He at various points owned landmark buildings in Houston, including the old Plaza Hotel on Montrose Boulevard and, as he'd promised, the Sheraton Hotel. He also owned the imposing condo building at 2016 Main, which stands over the Pierce Elevated; he continued to office there until the early 1990s. (A scene from Urban Cowboy was filmed at the penthouse office, which doubled as a luxurious high-rise residence in the 1980 film.) Danny's holdings once also included the stables at Hermann Park.
As vacation homes, he at one time owned a mansion in Palm Beach, Fla. — and the famous Gardenside estate, the vast Southampton, N.Y. spread previously owned by Madame Jacques Balsan, the former Consuelo Vanderbilt and Duchess of Marlborough. He kept an apartment in Manhattan's Carlyle Hotel for years.
His realty transactions became regular fodder for the Houston Chronicle and the Houston Post. The other boldfaced names in the business section at the time were Gerald Hines and Kenneth Schnitzer, with whom he competed for deals. "My work is my hobby," he frequently told his oldest son, Daniel II.
Throughout the '60s and '70s, Danny earned a reputation as a suave, wealthy and well-traveled playboy, a Renaissance man who spoke eight languages. He reveled in his success. In his later years, his eyes twinkled when retelling tales of old times with starlets in one glamorous world capital or another. But Houston, and family, would of course ultimately win his heart.
He never lost his love of classical music and the arts. An antique violin by Stradivarius mentor Nicolò Amati was among his most prized possessions. Danny also continued to support the Houston Symphony as a patron, once even being asked to perform onstage at a benefit concert he had sponsored — and, years later, underwriting a guest performance by his old friend Itzhak Perlman. He served turns on the boards of the Symphony and Houston Grand Opera, and generously backed the University of Houston's Moores School of Music, hosting fundraising dinners in his Southampton home in Houston. He also established the Dror Charitable Foundation for the Arts.
His business horizons eventually widened beyond real estate. He began investing in industry, primarily in publicly traded companies. He became chairman of Kleer-Vu Industries, the largest photo album manufacturer in America. In the '80s he owned the New York-based Nestle-Lemur cosmetics company; his tenure there was notable for, among other things, the trademarked brand names the company sold off — including the fragrance title Obsession to Calvin Klein.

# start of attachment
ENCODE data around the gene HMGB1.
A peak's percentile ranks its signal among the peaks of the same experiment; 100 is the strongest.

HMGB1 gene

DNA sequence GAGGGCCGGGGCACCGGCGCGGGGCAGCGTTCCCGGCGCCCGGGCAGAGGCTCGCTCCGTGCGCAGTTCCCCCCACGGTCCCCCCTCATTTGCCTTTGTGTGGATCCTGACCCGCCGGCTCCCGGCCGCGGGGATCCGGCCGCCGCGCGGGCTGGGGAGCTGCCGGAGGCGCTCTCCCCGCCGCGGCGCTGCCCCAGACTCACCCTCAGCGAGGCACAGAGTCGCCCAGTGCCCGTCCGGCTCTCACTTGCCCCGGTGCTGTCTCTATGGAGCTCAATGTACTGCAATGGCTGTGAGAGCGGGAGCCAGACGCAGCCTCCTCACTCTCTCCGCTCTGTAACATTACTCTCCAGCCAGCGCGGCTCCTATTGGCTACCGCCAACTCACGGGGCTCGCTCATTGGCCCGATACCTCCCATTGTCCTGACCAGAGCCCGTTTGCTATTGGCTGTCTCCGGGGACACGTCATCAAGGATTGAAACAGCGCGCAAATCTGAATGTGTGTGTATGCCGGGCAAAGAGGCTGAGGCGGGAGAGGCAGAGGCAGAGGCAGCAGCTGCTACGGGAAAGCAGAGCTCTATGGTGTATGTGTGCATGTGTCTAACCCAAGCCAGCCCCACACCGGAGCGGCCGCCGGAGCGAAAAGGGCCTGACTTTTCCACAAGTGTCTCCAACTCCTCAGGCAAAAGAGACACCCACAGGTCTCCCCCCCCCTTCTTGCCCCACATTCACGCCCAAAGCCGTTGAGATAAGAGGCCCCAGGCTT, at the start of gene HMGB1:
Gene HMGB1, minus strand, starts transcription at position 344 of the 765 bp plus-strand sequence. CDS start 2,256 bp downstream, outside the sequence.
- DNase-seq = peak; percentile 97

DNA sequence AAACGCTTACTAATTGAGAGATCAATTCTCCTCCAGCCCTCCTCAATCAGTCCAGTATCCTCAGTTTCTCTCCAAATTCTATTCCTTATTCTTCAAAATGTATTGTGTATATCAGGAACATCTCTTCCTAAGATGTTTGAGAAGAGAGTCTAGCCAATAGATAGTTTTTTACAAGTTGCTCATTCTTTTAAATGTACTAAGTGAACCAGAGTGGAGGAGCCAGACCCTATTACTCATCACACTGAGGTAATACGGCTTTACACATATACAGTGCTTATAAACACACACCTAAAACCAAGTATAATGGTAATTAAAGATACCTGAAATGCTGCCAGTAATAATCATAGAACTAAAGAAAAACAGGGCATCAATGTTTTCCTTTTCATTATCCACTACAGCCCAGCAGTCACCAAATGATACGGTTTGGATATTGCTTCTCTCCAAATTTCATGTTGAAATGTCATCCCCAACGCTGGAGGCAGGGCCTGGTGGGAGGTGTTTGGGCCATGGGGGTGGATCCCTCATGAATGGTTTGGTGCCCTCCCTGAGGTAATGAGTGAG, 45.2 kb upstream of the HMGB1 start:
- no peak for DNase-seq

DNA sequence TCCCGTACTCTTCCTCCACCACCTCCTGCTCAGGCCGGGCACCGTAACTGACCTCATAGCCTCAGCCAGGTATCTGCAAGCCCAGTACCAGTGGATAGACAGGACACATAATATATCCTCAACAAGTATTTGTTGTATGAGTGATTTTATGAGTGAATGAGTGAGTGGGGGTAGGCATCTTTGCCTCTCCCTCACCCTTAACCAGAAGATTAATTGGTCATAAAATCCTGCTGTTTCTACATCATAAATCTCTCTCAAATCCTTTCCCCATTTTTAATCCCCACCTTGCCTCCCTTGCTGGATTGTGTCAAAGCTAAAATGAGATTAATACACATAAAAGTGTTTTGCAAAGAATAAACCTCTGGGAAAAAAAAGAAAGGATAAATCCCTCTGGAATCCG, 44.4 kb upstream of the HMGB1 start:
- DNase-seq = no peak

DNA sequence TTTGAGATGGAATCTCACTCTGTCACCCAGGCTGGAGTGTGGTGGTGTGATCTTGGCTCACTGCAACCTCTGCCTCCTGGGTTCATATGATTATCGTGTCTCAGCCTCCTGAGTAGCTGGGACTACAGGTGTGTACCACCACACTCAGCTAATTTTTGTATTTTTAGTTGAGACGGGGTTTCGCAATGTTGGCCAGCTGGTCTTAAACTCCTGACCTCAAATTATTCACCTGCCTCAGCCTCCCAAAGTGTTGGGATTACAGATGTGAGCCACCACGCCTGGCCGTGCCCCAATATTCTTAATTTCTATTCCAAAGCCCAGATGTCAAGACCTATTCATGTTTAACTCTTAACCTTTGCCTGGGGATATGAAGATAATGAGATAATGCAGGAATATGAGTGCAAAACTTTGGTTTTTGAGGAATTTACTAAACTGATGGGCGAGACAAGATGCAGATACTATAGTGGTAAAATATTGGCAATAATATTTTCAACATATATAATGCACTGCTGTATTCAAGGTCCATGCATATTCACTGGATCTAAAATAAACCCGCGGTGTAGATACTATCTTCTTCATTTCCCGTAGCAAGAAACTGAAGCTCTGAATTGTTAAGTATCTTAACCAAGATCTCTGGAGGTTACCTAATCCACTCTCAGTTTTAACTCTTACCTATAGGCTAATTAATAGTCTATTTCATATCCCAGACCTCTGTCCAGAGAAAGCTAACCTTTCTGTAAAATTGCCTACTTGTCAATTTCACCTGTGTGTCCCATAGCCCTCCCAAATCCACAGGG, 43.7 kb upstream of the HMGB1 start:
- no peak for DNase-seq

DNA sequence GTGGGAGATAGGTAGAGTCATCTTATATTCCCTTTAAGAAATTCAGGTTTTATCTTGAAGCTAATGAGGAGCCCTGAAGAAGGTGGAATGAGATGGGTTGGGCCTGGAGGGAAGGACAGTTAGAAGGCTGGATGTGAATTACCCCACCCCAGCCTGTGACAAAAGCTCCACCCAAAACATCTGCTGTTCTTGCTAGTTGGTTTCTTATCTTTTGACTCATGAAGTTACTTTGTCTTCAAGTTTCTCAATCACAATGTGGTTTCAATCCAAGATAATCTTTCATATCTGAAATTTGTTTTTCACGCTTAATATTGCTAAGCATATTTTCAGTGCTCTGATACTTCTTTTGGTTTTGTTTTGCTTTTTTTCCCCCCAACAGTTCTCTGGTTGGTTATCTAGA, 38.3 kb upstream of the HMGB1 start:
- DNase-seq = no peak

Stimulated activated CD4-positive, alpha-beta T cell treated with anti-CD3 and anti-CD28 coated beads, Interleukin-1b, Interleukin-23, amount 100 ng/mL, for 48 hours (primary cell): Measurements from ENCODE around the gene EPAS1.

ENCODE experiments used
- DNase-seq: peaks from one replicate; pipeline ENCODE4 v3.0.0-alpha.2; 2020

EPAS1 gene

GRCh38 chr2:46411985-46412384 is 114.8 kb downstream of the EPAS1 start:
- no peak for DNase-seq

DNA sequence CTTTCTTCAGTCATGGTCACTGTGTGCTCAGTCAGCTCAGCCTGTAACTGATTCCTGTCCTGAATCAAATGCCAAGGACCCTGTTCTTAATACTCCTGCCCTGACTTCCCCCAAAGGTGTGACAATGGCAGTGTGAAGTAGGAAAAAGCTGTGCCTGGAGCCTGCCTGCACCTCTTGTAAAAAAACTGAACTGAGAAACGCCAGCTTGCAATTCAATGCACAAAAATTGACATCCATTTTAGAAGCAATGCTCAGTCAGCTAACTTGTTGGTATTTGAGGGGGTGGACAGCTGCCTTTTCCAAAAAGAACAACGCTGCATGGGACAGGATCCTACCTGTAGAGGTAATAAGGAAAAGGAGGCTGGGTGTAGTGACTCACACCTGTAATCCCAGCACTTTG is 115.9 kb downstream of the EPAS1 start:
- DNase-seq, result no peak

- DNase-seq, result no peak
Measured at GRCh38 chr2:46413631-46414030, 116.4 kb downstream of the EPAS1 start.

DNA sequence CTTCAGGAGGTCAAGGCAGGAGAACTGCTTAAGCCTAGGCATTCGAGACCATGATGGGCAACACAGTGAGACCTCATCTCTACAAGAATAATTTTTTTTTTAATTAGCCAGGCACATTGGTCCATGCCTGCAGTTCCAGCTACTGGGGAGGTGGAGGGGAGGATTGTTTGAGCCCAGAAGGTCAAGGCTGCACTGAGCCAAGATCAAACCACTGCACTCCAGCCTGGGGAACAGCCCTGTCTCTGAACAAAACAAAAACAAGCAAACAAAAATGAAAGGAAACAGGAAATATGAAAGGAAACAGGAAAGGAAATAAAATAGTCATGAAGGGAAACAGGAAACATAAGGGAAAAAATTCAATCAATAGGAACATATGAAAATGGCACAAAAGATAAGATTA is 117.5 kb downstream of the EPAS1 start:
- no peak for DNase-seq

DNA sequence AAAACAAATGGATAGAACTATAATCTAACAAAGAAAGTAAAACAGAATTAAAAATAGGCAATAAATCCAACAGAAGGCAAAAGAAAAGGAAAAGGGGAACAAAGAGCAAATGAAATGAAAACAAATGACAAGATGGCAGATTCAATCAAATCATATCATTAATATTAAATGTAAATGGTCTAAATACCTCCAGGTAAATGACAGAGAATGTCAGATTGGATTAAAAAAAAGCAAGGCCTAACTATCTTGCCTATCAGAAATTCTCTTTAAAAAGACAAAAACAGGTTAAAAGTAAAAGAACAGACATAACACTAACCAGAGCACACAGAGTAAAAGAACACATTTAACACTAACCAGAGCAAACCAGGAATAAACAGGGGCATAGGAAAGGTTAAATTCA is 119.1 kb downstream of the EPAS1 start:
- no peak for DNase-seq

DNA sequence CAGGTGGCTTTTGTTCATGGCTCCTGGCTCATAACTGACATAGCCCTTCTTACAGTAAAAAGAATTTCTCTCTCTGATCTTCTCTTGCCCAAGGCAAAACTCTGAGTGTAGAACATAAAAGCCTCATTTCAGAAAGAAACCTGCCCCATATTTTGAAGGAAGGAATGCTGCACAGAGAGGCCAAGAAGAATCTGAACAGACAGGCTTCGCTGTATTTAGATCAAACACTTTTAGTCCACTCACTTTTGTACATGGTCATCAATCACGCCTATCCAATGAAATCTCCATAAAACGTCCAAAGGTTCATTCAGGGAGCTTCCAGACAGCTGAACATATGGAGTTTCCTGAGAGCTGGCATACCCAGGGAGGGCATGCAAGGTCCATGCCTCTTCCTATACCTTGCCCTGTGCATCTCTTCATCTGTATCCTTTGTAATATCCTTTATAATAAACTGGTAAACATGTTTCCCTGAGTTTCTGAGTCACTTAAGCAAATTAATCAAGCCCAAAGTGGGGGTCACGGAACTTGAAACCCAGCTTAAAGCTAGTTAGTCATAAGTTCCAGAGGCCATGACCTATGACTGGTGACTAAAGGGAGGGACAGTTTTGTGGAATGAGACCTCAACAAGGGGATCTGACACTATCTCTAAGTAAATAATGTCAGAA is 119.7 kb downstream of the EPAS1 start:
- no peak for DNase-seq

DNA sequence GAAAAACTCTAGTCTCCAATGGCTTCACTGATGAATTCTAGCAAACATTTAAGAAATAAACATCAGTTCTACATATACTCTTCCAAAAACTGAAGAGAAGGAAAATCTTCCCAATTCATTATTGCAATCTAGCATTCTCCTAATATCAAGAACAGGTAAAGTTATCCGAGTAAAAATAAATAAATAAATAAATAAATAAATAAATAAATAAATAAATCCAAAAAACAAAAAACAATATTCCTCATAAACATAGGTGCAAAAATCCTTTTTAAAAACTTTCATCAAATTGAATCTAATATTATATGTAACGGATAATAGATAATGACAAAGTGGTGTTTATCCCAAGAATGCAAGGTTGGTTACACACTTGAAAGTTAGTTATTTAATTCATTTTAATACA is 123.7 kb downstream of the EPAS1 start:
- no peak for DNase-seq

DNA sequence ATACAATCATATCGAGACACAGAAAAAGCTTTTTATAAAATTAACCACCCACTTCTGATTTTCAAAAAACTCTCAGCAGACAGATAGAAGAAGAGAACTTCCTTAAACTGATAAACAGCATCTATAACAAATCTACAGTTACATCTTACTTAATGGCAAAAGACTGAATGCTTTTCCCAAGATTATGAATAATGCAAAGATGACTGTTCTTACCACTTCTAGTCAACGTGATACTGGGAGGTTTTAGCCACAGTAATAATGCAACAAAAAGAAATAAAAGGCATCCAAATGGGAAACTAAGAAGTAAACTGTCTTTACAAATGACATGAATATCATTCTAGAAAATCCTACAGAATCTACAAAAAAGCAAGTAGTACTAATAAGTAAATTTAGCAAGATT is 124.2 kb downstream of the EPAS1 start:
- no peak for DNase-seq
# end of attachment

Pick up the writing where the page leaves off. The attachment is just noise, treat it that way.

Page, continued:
Danny acquired a controlling interest in California-based telecommunications company CXR, Inc., the name of which he changed to MicroTel International, which he successfully moved from the American Stock Exchange Company to the NASDAQ. More recently, he ran American International Industries, Inc., a publicly traded holding company with an emphasis in oilfield and industrial services.
And he continued to buy land. In the 1990s he purchased 120 acres in Kemah, out of which he sold 30 acres to Walmart, paying off the entire investment. "He had an extensive understanding of business and a great vision for real estate," said Daniel II.
There was something else about the Kemah deal that made it feel right to Danny. He came to understand that the farmer selling the property was also a musician and lover of classical music. "It was meant to be," said Gabriela.
In his last years, Danny said, "I fulfilled all my dreams and ambitions. More than anything else, I love my family."
Danny is preceded in death by his parents. He is survived by his devoted wife Gabriela, two sons Daniel II and David-Alexander, brother Elkana, nephews and many other loving friends and family.
In lieu of flowers, the family requests that donations be made to Houston's Congregation Emanu El (1500 Sunset Blvd., 713-529-5771). For online giving opportunities visit emanuelhouston.org